The FBI issued a Public Service Announcement (PSA) regarding increasingly concentrated cybercriminal activity surrounding the DeFi (Decentralized Finance) landscape. The FBI cautions investors to do their due diligence in choosing what DeFi protocols they decide to engage with, citing particular vulnerabilities from their (frequent) open-source nature. While transparent, open-source opens up the book on eventual security vulnerabilities that cybercriminals can explore. Due to the amount of money being moved through Decentralized Exchanges (DEX), which in 2021 moved around $1 trillion, there’s a huge appetite for exploits.
The FBI’s numbers are staggering. According to the service, an estimated $1.3 billion have already been hacked away from the cryptocurrency market, with 97% of that value taken from the DeFi sector between January and March this year. The FBI estimates this to correspond to an increase of 72% over the same period last year, and a 30% increase over 2020. According to public data, over $4 billion were siphoned from the crypto space throughout the entirety of 2021. The service also explicitly points to wormholes — services that bridge disparate blockchains together — as preferred points of attack. Recently, one such service, Ronin, was hacked for $625 million.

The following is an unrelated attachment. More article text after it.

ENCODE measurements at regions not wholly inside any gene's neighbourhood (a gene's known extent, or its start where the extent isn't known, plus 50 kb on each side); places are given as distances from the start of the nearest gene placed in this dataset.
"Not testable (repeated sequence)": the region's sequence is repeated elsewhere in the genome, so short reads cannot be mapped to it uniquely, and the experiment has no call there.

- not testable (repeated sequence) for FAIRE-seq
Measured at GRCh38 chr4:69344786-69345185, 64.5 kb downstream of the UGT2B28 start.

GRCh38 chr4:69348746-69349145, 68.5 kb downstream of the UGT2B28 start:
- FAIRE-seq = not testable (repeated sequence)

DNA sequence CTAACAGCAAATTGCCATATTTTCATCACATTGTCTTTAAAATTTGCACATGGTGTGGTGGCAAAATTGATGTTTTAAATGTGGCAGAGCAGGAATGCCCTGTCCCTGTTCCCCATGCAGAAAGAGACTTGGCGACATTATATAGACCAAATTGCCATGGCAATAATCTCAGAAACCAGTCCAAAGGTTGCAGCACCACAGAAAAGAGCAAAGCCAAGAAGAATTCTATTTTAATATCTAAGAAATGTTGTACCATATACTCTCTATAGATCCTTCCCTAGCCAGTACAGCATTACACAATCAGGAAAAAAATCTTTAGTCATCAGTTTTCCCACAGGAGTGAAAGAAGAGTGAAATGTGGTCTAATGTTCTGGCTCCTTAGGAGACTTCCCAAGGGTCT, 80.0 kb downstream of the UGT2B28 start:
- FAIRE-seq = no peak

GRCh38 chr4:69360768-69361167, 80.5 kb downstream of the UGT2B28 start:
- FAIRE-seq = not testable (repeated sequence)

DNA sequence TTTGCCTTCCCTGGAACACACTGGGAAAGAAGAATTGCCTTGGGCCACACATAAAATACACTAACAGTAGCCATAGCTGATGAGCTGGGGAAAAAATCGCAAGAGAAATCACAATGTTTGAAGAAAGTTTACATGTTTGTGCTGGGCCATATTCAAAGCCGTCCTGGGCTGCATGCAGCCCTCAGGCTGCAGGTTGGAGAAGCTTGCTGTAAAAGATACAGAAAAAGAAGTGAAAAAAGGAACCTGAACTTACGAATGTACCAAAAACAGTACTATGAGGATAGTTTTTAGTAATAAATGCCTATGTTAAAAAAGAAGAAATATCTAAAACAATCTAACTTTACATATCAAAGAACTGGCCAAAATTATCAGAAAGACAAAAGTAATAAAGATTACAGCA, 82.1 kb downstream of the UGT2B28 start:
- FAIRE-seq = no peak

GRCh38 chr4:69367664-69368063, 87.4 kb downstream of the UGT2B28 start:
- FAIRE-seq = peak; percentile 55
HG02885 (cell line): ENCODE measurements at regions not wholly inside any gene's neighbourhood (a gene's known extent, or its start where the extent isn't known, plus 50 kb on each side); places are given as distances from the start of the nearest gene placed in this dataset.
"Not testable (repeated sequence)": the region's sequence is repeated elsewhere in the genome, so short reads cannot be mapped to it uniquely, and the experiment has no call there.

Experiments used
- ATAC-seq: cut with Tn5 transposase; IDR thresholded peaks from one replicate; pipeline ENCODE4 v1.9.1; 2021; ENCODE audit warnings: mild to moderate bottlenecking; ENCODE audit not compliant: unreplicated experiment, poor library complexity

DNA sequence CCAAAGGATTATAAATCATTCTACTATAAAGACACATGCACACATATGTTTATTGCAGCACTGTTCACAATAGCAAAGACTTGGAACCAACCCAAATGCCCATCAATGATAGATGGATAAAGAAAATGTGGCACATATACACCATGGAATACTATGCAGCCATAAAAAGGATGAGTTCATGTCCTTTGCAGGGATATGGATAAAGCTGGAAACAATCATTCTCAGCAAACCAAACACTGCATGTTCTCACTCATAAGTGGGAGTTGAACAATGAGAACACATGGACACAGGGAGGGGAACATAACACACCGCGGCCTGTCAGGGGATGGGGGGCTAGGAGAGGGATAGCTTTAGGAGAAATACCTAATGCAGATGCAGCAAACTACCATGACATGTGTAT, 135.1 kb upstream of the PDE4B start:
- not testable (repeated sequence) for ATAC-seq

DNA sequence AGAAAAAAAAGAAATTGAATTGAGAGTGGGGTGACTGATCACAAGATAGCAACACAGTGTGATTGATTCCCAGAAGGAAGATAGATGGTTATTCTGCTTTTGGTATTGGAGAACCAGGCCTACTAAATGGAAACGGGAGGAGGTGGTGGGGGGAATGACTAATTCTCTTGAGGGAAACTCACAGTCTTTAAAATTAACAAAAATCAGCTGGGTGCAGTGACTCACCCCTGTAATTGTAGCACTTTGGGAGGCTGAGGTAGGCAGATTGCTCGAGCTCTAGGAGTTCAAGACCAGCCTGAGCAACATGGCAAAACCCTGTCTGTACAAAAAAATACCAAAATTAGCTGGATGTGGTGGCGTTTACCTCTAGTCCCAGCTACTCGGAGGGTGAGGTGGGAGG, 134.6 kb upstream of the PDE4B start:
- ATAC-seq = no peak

The #FBI warns that cyber criminals are increasingly exploiting vulnerabilities in decentralized finance (DeFi) platforms to steal investors cryptocurrency. If you think you are the victim of this, contact your local FBI field office or IC3. Learn more: https://t.co/fboL1N17JN pic.twitter.com/VKdbpbmEU1August 29, 2022
A territory of cryptocurrencies, DeFi has several tiers of decentralization, spanning truly decentralized services (where no singular institution has control of funds or private keys) through less-centralized versions of it (recall the events surrounding the Celsius DEX). All of them operate through smart contracts, digital automations that define rules for swaps, purchases, transmissions of ownership, and essentially everything that happens in the blockchain space.
Due to the complexity of programming, however, sometimes bugs slip through the code. This also sometimes happens due to poor code audits and validations. The FBI has thus included in its recommendations that investors make sure that the DeFi service they’re considering using has run through independent code audits. While this isn’t a guarantee that they can’t or won’t be hacked, it does in theory increase the bar that hackers have to jump through to access users’ funds.